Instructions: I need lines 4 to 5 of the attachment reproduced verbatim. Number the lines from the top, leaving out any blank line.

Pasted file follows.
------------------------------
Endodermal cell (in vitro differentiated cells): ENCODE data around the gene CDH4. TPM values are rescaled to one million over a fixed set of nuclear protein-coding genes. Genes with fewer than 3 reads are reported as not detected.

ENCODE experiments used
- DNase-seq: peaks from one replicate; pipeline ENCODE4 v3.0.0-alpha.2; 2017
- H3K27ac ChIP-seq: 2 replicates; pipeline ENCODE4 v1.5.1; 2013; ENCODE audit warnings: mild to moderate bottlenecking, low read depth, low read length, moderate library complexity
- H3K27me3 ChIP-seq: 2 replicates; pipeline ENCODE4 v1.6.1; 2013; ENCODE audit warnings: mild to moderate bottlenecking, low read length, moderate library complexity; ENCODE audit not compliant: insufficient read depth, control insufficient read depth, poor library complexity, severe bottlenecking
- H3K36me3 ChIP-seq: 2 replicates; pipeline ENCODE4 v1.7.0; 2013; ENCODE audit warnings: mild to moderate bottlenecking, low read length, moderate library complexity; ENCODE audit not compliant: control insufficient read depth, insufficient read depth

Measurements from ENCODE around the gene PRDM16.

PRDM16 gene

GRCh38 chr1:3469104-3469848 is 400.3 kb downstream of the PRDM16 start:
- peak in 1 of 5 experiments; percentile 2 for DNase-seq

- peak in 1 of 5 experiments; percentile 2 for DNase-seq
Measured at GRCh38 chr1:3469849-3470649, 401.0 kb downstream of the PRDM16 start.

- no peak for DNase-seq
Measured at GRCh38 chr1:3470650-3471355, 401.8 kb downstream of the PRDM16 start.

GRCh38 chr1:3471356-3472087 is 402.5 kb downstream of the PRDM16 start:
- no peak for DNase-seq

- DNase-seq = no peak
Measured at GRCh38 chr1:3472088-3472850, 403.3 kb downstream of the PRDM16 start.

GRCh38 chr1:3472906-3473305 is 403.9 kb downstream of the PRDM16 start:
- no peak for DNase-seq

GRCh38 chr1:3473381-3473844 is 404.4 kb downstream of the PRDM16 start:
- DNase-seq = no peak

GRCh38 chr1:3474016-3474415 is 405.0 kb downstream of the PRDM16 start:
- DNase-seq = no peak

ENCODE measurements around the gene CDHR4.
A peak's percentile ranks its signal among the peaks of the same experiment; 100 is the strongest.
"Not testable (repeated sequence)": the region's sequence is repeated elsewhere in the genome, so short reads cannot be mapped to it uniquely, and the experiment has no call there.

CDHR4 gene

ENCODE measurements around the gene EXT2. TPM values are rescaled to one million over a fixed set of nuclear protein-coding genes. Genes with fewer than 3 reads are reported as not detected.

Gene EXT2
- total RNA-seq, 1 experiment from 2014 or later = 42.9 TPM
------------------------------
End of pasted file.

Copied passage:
- H3K27ac ChIP-seq: 2 replicates; pipeline ENCODE4 v1.5.1; 2013; ENCODE audit warnings: mild to moderate bottlenecking, low read depth, low read length, moderate library complexity
- H3K27me3 ChIP-seq: 2 replicates; pipeline ENCODE4 v1.6.1; 2013; ENCODE audit warnings: mild to moderate bottlenecking, low read length, moderate library complexity; ENCODE audit not compliant: insufficient read depth, control insufficient read depth, poor library complexity, severe bottlenecking